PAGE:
Inflation is here, but the economic outlook is positive
SALEM, Oregon – A federal economic report released last week confirms what most Oregonians have probably noticed in grocery stores and gas pumps lately: Things cost more.
Average prices in the Western region, which includes Oregon, are up 6% from what they were a year ago, according to the October report on the Price Index at US Bureau of Labor and Statistics consumption. Annual inflation was around 2% over the previous decade, according to Josh Lehner, an Oregon state economist.
The inflation rate varies by industry. Energy prices are up 27.8%, for example, while food prices are up 5.4% and health care prices are only up 1.2%. Even within sectors, there are variations – the surge in energy prices is mainly due to a 42.8% increase in gas prices, compared to only 8.1% in electricity prices. Prices for meat and eggs rose 14.6%, far more than most other food costs.
The cause of rising inflation comes down to supply and demand, according to Lehner. Supply chain bottlenecks – such as cargo ships lined up in ports awaiting unloading – have made headlines in recent months, but the demand side of the equation matters too.
“We are spending 15% more than before,” he said. “And that means our supply chains are struggling… they’re moving record volumes of goods and delivering them to our doorstep, but… we’re trying to buy even more than we can deliver. So that’s one of those root causes. So these are really the bottlenecks in the supply chain because consumer demand is so strong.
Oregon’s December 2021 economic and income forecast, co-authored by Lehner and released on Wednesday, recognized challenges posed by inflation and supply chain bottlenecks, but painted the picture otherwise quite rosy for the state economy.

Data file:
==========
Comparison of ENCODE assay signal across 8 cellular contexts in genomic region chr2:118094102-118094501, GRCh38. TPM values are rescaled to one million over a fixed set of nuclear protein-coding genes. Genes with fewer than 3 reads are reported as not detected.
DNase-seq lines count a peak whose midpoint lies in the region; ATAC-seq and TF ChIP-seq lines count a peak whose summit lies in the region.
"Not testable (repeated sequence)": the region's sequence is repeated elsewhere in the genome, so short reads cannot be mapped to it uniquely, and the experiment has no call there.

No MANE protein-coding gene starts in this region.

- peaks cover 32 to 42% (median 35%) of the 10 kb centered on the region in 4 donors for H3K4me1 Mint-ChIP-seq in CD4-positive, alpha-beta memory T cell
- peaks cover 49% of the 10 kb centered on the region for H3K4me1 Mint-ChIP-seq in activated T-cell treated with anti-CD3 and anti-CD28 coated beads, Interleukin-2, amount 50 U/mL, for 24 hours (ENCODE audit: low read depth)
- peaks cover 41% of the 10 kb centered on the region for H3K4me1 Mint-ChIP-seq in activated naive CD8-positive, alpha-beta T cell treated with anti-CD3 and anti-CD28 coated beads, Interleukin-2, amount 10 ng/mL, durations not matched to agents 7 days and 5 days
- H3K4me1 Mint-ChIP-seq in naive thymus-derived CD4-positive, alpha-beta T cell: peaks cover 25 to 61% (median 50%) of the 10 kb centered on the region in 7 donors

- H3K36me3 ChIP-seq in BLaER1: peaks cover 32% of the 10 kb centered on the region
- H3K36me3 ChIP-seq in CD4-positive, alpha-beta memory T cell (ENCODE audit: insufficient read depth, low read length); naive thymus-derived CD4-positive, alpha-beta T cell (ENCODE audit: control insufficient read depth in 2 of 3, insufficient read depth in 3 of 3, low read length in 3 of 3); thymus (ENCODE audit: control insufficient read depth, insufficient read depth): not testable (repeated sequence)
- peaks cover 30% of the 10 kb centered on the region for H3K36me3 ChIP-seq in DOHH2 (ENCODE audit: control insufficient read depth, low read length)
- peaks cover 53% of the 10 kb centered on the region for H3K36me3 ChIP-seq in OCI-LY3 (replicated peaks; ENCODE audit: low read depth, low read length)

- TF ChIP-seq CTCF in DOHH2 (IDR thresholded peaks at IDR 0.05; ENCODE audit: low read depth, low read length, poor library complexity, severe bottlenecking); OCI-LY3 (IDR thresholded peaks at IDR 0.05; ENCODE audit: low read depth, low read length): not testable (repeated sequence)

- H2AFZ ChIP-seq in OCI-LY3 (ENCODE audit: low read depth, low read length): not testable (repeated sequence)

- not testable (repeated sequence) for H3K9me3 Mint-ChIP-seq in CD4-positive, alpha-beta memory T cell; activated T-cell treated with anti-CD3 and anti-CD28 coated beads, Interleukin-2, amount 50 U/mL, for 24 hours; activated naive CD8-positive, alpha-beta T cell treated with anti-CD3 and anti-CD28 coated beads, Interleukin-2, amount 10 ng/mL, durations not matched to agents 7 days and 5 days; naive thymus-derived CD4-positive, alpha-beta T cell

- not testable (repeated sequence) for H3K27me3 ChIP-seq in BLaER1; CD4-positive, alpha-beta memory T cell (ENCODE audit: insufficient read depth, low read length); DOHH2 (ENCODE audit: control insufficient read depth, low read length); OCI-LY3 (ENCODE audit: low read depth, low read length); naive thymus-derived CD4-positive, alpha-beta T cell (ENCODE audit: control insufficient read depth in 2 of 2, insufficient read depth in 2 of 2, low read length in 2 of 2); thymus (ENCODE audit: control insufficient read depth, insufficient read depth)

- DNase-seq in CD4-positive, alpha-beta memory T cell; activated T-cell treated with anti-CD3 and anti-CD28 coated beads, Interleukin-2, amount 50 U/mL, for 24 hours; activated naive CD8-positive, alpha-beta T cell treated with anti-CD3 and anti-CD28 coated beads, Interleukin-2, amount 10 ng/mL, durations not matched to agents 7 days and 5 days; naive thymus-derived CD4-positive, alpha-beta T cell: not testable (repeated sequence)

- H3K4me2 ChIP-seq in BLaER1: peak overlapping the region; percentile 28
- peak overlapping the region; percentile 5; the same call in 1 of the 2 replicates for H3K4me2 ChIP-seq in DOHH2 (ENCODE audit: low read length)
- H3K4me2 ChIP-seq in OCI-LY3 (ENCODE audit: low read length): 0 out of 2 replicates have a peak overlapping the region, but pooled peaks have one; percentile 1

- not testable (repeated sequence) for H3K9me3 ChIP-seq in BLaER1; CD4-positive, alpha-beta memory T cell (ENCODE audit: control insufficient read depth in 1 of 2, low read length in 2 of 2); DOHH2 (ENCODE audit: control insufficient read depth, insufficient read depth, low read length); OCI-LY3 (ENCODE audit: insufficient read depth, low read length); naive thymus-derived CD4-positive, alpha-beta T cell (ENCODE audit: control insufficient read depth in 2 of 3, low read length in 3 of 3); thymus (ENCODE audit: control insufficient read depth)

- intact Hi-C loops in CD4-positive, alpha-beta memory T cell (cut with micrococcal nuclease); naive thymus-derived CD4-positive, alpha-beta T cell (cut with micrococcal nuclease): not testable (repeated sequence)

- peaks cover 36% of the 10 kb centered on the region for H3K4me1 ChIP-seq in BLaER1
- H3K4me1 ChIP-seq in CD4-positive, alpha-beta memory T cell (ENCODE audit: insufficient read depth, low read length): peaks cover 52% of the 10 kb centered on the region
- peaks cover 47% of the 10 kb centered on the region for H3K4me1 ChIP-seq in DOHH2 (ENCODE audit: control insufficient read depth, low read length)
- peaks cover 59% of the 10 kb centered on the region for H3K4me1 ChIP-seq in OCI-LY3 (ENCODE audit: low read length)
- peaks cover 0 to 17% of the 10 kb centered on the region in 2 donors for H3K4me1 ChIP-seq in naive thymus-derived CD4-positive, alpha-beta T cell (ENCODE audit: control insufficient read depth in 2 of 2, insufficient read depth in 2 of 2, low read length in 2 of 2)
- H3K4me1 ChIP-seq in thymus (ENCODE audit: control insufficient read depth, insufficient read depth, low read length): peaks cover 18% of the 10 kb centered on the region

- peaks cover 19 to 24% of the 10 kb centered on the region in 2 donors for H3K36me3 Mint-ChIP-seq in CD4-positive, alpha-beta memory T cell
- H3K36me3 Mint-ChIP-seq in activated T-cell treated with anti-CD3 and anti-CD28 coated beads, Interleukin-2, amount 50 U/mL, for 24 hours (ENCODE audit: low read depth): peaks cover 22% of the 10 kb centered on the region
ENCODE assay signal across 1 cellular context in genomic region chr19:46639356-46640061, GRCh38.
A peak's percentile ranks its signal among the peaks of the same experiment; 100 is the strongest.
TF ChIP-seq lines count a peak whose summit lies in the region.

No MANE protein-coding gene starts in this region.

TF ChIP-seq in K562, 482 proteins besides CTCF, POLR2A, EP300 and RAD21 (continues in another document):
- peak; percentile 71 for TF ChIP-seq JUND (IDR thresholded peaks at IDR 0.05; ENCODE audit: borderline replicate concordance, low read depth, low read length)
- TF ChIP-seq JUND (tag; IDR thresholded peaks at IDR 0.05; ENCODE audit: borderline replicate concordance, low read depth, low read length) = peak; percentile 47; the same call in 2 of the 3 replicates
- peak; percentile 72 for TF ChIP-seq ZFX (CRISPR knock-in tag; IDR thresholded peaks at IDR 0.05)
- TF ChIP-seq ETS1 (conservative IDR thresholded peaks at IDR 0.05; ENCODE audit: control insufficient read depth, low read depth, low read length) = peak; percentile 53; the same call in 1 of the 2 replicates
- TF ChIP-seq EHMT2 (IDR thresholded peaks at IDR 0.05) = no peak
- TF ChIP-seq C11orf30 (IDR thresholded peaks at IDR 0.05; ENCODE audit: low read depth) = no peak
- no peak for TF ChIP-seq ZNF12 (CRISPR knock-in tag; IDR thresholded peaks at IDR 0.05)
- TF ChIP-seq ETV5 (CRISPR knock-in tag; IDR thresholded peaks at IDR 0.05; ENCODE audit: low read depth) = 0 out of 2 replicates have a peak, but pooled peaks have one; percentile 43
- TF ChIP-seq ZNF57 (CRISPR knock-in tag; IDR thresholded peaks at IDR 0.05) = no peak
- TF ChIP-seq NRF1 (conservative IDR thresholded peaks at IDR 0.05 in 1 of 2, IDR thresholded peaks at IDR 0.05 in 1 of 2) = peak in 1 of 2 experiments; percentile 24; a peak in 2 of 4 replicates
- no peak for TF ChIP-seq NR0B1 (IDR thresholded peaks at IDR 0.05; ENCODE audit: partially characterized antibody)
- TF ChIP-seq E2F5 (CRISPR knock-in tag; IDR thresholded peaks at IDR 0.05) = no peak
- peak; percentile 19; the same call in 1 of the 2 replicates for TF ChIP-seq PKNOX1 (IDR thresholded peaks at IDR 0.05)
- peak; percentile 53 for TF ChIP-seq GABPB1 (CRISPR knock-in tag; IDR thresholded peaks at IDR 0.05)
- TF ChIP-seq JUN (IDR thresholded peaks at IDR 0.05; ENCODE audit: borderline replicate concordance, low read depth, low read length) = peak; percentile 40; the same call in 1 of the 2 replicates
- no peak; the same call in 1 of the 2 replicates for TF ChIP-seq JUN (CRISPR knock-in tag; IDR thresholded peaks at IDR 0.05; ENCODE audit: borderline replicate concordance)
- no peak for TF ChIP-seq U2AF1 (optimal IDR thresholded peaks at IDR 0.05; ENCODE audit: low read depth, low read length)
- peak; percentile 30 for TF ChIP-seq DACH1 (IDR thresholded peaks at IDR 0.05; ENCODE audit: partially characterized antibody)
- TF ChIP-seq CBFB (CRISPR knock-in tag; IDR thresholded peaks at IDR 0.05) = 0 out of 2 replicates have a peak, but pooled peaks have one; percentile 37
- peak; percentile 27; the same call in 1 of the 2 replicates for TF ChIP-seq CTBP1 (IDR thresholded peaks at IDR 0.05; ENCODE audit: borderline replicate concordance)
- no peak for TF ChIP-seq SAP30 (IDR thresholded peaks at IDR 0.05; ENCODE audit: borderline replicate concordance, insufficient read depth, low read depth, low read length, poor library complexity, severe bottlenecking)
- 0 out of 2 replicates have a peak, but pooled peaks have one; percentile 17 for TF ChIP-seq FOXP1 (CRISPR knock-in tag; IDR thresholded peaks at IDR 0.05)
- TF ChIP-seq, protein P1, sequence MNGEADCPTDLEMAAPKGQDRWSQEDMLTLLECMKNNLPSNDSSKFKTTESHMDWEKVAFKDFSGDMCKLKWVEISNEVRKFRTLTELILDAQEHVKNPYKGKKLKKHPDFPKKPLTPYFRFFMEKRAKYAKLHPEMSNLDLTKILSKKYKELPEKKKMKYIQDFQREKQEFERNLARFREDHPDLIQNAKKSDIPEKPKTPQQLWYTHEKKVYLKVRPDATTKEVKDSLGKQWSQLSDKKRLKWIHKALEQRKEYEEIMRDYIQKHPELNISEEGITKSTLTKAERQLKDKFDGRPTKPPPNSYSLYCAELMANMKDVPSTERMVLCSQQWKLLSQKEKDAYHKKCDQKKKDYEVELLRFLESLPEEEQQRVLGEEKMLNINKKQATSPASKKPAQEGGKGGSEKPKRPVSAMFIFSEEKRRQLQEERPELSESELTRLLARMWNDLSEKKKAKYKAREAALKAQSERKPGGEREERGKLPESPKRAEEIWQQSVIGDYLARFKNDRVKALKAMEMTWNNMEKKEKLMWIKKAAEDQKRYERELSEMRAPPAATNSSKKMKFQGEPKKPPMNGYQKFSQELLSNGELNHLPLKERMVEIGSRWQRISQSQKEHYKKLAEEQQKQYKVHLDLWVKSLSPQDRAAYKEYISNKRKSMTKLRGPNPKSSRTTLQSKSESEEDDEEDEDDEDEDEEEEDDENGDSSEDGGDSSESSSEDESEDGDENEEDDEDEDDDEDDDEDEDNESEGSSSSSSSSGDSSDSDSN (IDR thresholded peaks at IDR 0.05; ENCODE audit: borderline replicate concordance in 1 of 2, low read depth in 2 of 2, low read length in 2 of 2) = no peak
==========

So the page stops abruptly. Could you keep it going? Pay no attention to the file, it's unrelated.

Federal financial assistance from the onset of the COVID-19 pandemic declined, but significant wage growth closed that gap and kept household incomes and consumer spending at high levels, according to the report.
Companies are looking to hire very quickly as the pandemic and recession emerges, resulting in a tight labor market that has resulted in big gains in workers’ wages, according to the report. Taxable wages and salaries are therefore higher than before the pandemic, leading to an increase in state revenue, even though the employment rate has not fully recovered.
Inflation also contributes to the increase in tax revenues, according to the report, as the high level of consumer demand gives companies more flexibility to increase their prices and pass costs on to consumers, thus creating more taxable profits. students.
Oregon’s economy is on track to reach full employment within a year, the report said, which would be three times faster than the period of recovery from the 2008 recession. Inflation is expected to slow down the year. next as supply chains begin to catch up with demand, although Lehner said it remains to be seen whether it stabilizes near a comfortable 2% rate.
“If it settles in that 2 or 3% range, I think we will continue our economic life,” he said. “If it settles further into the 4% or 5% range, then we are in an interesting situation where the Federal Reserve may have to step in and raise rates faster than expected to cool the economy.”
Another positive economic sign: Oregon residents already knew they were going to receive additional payments when they file their taxes next year, but the latest forecasts predict that another surplus in income could flow to taxpayers in 2024 .
Oregon operates on a two-year budget cycle, and the Kickstarter Act is triggered if revenue over the two-year period turns out to be at least 2% higher than the state originally planned. Excess revenue is refunded to taxpayers.
The revenue forecast for the 2022-2023 biennium was made at the close of the last legislative session in May, and the state’s economic outlook has improved since then. The current revenue forecast is around 2.5% higher, which would be enough to trigger a 2024 kicker – although that is still far from guaranteed, Lehner warned.
“We expect the kicker to be paid in 2024 provided the next 18 months of the economy look like (what) we expect the next 18 months of the economy to look like,” he said. -he declares.